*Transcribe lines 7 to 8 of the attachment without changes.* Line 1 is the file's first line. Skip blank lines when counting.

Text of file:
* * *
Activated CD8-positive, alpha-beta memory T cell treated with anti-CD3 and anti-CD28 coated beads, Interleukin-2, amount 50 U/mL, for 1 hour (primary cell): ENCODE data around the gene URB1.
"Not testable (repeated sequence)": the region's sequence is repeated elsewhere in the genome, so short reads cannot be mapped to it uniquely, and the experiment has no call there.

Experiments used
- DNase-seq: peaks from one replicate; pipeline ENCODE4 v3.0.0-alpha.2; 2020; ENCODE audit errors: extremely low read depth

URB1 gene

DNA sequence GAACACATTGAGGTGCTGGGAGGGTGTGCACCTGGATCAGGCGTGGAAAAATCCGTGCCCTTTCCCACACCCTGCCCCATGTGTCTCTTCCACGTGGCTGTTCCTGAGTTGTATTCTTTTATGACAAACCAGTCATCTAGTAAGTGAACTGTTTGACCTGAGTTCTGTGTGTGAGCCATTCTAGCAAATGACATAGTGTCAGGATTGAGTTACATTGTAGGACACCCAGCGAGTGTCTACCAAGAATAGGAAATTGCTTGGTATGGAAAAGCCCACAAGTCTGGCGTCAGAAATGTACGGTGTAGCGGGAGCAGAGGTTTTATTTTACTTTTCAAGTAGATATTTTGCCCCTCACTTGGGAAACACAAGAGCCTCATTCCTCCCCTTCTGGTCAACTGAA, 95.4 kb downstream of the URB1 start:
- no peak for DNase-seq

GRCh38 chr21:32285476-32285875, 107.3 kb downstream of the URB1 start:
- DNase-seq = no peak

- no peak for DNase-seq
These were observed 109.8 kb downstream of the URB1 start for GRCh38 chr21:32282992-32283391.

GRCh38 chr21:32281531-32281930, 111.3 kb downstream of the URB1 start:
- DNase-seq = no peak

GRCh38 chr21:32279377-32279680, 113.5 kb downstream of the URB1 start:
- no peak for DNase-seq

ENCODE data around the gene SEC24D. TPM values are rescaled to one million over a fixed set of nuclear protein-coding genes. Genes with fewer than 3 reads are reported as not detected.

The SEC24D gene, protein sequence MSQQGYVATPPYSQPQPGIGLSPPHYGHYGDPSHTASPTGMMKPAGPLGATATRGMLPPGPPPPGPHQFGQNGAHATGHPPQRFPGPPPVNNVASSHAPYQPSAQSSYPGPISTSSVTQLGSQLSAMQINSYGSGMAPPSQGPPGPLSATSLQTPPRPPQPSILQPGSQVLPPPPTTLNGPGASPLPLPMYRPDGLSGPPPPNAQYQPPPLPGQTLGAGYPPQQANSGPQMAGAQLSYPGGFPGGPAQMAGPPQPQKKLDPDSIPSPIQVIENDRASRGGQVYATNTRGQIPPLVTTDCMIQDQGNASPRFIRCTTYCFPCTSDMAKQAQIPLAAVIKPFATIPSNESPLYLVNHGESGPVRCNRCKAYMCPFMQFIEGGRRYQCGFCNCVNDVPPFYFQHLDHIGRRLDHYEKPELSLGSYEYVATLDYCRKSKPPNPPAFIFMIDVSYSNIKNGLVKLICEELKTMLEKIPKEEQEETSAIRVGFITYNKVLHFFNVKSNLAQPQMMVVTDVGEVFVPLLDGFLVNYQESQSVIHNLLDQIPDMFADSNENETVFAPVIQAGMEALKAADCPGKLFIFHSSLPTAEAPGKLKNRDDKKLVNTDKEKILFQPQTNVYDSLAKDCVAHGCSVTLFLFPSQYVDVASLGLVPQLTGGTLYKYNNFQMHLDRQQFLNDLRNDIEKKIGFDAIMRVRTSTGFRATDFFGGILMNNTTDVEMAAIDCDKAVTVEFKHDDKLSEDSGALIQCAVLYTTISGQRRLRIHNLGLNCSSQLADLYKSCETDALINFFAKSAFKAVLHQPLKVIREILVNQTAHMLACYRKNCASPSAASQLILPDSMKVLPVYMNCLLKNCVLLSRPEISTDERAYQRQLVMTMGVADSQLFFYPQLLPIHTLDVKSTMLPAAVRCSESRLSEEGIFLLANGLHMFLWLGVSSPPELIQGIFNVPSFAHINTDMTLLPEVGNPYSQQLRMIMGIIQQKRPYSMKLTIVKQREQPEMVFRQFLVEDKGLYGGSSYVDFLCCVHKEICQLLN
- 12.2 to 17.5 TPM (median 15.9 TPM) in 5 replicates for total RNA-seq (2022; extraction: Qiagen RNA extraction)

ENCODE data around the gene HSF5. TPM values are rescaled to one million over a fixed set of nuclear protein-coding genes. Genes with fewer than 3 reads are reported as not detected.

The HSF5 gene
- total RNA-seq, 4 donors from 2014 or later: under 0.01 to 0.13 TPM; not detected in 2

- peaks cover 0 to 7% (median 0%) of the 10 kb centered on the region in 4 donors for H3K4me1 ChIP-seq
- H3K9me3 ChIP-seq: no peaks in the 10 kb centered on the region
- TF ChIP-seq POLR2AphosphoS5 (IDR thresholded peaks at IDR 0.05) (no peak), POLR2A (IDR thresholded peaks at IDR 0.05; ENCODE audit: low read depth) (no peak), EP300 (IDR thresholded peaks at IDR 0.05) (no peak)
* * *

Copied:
- no peak for DNase-seq

GRCh38 chr21:32285476-32285875, 107.3 kb downstream of the URB1 start: